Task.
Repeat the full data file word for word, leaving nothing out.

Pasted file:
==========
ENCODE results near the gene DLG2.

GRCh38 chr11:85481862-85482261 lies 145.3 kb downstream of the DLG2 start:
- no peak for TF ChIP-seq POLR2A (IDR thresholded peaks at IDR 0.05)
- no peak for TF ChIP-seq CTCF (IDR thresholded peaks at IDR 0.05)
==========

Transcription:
ENCODE results near the gene DLG2.

GRCh38 chr11:85481862-85482261 lies 145.3 kb downstream of the DLG2 start:
- no peak for TF ChIP-seq POLR2A (IDR thresholded peaks at IDR 0.05)
- no peak for TF ChIP-seq CTCF (IDR thresholded peaks at IDR 0.05)